Sunday, January 03, 2016

Supreme Justice Scalia: Gov't SHOULD Favor Religion

Yesterday, U.S. Supreme Court Justice Antonin Scalia told students at Archbishop Rummel High School in Metairie, Louisiana that the Constitution does NOT, in any fashion, require that the federal government remain neutral concerning religion.
“Don't cram [that neutrality concept] down the throats of an American people that has always honored God on the pretext that the Constitution requires it.”
-- Supreme Court Justice Antonin Scalia
For background, click headlines below to read previous articles:

Constitution Provides No Right to Same-sex 'Marriage,' Says Justice Scalia

Scalia Says Supreme Court's New Morality Means Justice for Polygamy

Liberal Activist Judges Say Scalia Right on 'Gay Marriage'

Scalia Says Supreme Court Decision Favors Abortionists' Speech

Also read Justice Antonin Scalia vs. Judicial Activism

-- From "Scalia: 'Don't cram' religious neutrality 'down throats of American people'" by Rebecca Kheel, The Hill 1/2/16

“God has been very good to us,” Scalia said at a speech at a Catholic high school in Louisiana, according to the Times-Picayune. “One of the reasons God has been good to us is that we have done him honor.”

On Saturday, he said the First Amendment prohibits the government from endorsing one religion over another. But, he added, that doesn’t mean the government has to favor non-religion over religion.

He argued that’s a more modern reading originating in the courts in the 1960s.

If Americans want to the government to be non-religious, he said, they should vote on it instead of courts deciding.

To read the entire article above, CLICK HERE.

From "Scalia at Rummel: God has been good to U.S. because we honor him" by USA Today Network Staff and wire reports 1/3/16

"To tell you the truth there is no place for that in our constitutional tradition. Where did that come from?" he said. "To be sure, you can't favor one denomination over another but can't favor religion over non-religion?"

Scalia was speaking at Archbishop Rummel High School at an event sponsored by the school and Catholic Community Radio as an early commemoration of Religious Freedom Day.

Scalia said that his colleagues on the Supreme Court often spend a lot of time deciding if the government favors religion over non-religion in many of their rulings.

To read the entire article above, CLICK HERE.

From "Scalia says God is 'very good' to US because US honors him, dismisses religious neutrality" by Rebecca Santana, Associated Press 1/2/16

He also said there is "nothing wrong" with the idea of presidents and others invoking God in speeches. He said God has been good to America because Americans have honored him.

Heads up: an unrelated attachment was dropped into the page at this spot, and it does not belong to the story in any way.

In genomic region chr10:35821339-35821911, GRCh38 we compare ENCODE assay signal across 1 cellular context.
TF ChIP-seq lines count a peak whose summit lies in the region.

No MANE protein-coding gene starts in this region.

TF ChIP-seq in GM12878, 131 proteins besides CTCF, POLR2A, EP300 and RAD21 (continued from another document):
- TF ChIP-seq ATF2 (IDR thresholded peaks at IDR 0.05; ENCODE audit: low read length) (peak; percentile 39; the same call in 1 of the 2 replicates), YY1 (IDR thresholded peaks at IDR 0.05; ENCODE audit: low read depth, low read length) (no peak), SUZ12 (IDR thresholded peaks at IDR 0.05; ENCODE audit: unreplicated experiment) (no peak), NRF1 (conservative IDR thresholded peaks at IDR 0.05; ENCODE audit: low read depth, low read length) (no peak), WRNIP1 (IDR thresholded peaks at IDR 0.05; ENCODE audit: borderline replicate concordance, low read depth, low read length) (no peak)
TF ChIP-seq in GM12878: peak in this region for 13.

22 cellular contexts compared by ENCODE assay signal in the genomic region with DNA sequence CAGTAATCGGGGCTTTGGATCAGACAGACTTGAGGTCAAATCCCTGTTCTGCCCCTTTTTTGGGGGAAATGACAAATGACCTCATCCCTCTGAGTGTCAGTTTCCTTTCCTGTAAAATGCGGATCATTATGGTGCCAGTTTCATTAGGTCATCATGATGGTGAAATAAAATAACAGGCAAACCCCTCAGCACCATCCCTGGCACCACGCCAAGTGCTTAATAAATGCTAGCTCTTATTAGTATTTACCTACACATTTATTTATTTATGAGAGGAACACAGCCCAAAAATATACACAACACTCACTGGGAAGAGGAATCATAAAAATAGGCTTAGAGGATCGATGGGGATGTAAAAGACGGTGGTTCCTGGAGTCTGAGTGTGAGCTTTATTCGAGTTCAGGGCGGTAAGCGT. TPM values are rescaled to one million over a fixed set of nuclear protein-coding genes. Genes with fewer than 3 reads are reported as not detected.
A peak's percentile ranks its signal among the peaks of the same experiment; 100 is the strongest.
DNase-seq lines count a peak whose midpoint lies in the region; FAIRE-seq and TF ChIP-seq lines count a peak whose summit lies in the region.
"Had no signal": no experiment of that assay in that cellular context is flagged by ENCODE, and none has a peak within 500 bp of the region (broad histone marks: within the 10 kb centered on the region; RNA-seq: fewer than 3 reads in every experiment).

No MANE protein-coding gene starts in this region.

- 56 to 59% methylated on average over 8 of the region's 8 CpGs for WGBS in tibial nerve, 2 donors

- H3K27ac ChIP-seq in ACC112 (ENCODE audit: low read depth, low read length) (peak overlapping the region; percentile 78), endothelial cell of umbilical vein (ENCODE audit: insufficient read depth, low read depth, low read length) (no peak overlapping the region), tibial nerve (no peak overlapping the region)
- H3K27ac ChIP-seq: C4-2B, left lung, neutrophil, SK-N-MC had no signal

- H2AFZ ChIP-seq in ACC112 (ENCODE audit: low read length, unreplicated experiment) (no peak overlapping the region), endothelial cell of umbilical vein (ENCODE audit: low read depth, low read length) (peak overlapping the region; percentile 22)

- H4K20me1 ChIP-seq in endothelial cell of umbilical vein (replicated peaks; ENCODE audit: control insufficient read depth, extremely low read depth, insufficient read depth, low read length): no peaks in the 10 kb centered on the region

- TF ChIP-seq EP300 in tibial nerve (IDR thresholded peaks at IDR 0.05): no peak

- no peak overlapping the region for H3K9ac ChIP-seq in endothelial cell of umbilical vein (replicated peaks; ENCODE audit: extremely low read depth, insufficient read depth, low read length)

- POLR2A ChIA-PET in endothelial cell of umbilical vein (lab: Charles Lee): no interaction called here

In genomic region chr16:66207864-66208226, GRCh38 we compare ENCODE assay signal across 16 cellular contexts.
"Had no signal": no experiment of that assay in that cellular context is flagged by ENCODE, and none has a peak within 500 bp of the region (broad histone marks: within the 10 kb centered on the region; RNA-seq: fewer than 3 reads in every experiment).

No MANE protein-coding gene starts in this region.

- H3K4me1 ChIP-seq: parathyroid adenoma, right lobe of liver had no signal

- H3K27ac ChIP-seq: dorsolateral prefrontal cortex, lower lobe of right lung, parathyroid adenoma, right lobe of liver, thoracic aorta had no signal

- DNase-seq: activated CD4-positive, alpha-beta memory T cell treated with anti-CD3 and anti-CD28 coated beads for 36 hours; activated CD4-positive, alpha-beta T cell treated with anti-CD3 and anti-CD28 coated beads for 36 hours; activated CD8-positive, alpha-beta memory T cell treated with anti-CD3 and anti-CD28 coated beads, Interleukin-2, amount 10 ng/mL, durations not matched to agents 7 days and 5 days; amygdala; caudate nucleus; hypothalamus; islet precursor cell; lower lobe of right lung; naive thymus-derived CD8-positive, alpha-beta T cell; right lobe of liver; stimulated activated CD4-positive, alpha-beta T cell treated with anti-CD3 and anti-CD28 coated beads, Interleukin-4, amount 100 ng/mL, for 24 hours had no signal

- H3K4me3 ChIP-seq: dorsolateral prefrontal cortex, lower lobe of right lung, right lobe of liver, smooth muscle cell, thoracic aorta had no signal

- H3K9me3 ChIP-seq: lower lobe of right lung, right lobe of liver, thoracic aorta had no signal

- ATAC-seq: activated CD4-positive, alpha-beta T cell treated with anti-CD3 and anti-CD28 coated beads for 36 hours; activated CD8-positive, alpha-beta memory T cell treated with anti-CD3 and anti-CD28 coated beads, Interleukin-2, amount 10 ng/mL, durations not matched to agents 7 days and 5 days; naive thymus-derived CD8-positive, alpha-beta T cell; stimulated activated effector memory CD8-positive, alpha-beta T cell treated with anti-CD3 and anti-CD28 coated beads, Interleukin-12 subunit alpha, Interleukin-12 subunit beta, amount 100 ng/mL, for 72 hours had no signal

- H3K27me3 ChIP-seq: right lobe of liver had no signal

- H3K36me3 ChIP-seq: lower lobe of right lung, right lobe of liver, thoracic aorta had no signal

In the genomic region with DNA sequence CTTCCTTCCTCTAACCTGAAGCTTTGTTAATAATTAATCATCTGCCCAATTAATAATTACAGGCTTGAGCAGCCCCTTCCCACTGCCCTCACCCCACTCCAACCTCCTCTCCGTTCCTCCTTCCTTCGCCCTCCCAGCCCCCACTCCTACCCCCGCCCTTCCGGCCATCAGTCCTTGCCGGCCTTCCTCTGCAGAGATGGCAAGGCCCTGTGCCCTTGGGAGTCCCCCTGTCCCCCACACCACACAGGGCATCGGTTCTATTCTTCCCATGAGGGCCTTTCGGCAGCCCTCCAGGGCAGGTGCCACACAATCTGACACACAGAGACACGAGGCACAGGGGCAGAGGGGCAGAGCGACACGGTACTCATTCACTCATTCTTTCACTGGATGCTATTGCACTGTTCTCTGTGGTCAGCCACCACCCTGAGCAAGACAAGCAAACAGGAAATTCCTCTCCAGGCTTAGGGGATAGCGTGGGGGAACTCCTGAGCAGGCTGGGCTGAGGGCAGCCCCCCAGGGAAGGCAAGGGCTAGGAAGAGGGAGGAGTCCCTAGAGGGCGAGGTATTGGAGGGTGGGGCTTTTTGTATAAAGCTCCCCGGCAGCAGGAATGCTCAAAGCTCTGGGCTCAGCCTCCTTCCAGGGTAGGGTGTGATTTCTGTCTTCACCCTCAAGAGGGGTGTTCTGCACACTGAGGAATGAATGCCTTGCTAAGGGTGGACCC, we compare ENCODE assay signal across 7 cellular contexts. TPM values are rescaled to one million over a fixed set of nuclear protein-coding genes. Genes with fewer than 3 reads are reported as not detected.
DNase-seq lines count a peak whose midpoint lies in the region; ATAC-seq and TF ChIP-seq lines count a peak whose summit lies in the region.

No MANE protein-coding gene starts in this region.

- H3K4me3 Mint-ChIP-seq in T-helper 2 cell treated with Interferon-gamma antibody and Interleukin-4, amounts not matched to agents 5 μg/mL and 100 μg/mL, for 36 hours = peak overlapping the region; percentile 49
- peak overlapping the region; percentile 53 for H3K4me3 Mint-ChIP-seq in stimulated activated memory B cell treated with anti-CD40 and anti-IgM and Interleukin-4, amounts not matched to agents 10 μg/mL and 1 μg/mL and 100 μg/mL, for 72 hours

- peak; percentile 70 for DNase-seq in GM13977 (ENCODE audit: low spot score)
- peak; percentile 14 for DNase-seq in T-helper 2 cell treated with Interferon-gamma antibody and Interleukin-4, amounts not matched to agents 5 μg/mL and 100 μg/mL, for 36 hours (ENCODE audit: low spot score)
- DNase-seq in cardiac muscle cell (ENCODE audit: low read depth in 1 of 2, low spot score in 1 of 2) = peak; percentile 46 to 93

Scalia said during the Sept. 11 attacks he was in Rome at a conference. The next morning, after a speech by President George W. Bush in which he invoked God and asked for his blessing, Scalia said many of the other judges approached him and said they wished their presidents or prime ministers would do the same.

"God has been very good to us. That we won the revolution was extraordinary. The Battle of Midway was extraordinary. I think one of the reasons God has been good to us is that we have done him honor. Unlike the other countries of the world that do not even invoke his name we do him honor. In presidential addresses, in Thanksgiving proclamations and in many other ways," Scalia said.

"There is nothing wrong with that and do not let anybody tell you that there is anything wrong with that," he added.

To read the entire article above, CLICK HERE.

From "Government can, should, support religion, Justice Antonin Scalia tells Metairie crowd" by Robert McClendon, The Times-Picayune 1/2/16

Government support for religion is not only justified by the Constitution, it was the norm for hundreds of years and it helped the United States become a free and prosperous nation, Supreme Court Justice Antonin Scalia said Saturday in Metairie.

The Constitution's First Amendment protects the free practice of religion and forbids the government from playing favorites among the various sects, Scalia said, but that doesn't mean the government can't favor religion over nonreligion.

That was never the case historically, he said. It didn't become the law of the land until the 60s, Scalia said, when he said activist judges attempted to resolve the question of government support of religion by imposing their own abstract rule rather than simply observing common practice.

At the time the Constitution was written, religion was ubiquitous. Scalia noted that Thomas Jefferson, who first invoked the idea of a "wall of separation between church and state," also penned Virginia's religious freedom law, founded a university with dedicated religious space and, in writing the Declaration of Independence, regularly invoked God.

To read the entire article above, CLICK HERE.

Also read Justice Scalia Says Satan is Real, Journalist Dumbfounded